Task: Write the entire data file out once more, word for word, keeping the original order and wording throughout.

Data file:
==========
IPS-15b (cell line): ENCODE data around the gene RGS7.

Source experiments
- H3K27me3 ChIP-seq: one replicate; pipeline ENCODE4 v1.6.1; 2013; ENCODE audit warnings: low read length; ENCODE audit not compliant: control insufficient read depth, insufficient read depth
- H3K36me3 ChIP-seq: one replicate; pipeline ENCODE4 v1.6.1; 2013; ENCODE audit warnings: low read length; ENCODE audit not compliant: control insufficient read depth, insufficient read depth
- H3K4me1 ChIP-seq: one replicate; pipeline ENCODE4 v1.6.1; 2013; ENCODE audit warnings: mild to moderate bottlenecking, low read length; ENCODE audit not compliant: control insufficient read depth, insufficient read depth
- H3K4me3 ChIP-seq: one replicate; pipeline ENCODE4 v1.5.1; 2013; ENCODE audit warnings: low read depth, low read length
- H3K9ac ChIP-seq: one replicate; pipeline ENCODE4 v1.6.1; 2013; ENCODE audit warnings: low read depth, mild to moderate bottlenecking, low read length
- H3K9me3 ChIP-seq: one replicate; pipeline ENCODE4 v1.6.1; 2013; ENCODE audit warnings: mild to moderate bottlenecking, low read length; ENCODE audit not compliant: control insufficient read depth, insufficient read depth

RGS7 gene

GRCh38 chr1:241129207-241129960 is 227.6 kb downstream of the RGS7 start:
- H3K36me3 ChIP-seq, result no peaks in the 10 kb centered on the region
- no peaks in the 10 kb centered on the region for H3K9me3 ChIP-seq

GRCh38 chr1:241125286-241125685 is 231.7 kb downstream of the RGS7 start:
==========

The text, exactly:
IPS-15b (cell line): ENCODE data around the gene RGS7.

Source experiments
- H3K27me3 ChIP-seq: one replicate; pipeline ENCODE4 v1.6.1; 2013; ENCODE audit warnings: low read length; ENCODE audit not compliant: control insufficient read depth, insufficient read depth
- H3K36me3 ChIP-seq: one replicate; pipeline ENCODE4 v1.6.1; 2013; ENCODE audit warnings: low read length; ENCODE audit not compliant: control insufficient read depth, insufficient read depth
- H3K4me1 ChIP-seq: one replicate; pipeline ENCODE4 v1.6.1; 2013; ENCODE audit warnings: mild to moderate bottlenecking, low read length; ENCODE audit not compliant: control insufficient read depth, insufficient read depth
- H3K4me3 ChIP-seq: one replicate; pipeline ENCODE4 v1.5.1; 2013; ENCODE audit warnings: low read depth, low read length
- H3K9ac ChIP-seq: one replicate; pipeline ENCODE4 v1.6.1; 2013; ENCODE audit warnings: low read depth, mild to moderate bottlenecking, low read length
- H3K9me3 ChIP-seq: one replicate; pipeline ENCODE4 v1.6.1; 2013; ENCODE audit warnings: mild to moderate bottlenecking, low read length; ENCODE audit not compliant: control insufficient read depth, insufficient read depth

RGS7 gene

GRCh38 chr1:241129207-241129960 is 227.6 kb downstream of the RGS7 start:
- H3K36me3 ChIP-seq, result no peaks in the 10 kb centered on the region
- no peaks in the 10 kb centered on the region for H3K9me3 ChIP-seq

GRCh38 chr1:241125286-241125685 is 231.7 kb downstream of the RGS7 start: